Mid-roll advertisements and total impressions are rising, but pre-roll ads are still dominant. A study by Ooyala says mid-roll video ads rose to a 24% share from in April 2016 from a 19% share in February 2015. Pre-roll digital video ads still dominate — but have dropped in share of total digital video ads — to 60% from 75% in February 2015.
The shift in ad industry market share from so-called “analogue” media to “digital” media is accelerating, and the latter is now expected to surpass television’s historically dominant share of U.S. ad spending by the end of 2016 — months sooner than expected, according to the statsmasters at eMarketer.
Advertisers move money back to broadcast and cable, concerned about the lack of results from online efforts. While the web’s still gaining, it’s at a lower rate.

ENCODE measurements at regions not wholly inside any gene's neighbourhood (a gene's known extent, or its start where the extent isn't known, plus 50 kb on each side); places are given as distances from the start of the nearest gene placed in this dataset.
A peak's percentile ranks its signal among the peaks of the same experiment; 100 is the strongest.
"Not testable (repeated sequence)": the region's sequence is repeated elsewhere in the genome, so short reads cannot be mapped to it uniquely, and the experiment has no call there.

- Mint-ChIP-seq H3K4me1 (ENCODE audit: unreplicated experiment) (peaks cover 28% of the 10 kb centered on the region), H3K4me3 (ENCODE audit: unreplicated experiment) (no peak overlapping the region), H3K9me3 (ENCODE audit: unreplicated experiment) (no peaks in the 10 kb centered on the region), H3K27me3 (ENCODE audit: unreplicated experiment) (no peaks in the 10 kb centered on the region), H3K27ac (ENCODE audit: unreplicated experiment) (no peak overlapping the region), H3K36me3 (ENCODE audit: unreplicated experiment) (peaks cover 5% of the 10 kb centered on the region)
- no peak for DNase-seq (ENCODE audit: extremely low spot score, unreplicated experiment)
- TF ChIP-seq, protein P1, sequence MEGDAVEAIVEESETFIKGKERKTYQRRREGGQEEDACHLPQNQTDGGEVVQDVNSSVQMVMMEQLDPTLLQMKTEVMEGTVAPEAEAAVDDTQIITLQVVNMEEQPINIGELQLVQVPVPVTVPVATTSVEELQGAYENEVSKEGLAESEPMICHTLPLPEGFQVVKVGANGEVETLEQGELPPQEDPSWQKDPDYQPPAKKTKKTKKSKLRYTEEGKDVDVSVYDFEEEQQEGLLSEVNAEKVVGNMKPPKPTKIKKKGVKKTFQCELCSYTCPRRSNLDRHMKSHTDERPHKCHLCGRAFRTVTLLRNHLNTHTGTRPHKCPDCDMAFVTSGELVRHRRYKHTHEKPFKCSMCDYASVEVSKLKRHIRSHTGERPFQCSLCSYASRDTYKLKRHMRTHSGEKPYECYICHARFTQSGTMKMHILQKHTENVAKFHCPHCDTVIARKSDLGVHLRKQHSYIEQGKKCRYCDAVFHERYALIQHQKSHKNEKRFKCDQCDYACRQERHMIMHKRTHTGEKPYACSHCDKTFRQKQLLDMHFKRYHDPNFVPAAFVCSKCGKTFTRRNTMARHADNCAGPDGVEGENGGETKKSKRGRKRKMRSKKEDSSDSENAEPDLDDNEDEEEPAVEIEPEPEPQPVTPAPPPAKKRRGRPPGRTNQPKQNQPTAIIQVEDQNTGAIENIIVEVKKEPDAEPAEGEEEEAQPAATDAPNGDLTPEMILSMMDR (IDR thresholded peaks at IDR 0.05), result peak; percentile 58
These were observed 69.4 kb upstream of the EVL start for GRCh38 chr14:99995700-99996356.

Released today, Borrell Associates’ annual automotive advertising assessment finds that “dealers have begun an even stronger scale-back of expenditures in broadcast and print media,” as “dealers’ love affair with digital media is thinning the traditional-media pack.” Dealership consolidation and stagnation are also major factors in an auto advertising category expected to be $37.5 billion this year.
A study says getting a high-quality “TV-like” experience on all new digital video devices is of major importance to consumers — which can translate into big advertising revenue gains. Overall, 86% of viewers say it is “very or extremely important” to get a “TV-like” quality experience every time they watch, and on every screen they use, according to a Verizon Digital Media Services’ report.
Big media companies like NBCUniversal, Time Warner, Walt Disney and 21st Century Fox can fight for a healthy cut of the action as money shifts to digital platforms. They will have to embrace that shift, not resist it, and be willing to create edgy business models, not just edgy programming.
Station sales staffs today face the challenge of delivering the traditional type of buyer connection with viewers even when those viewers are consuming video across multiple platforms. Here are suggestions offered at MFM’s Media Finance Forum 2016.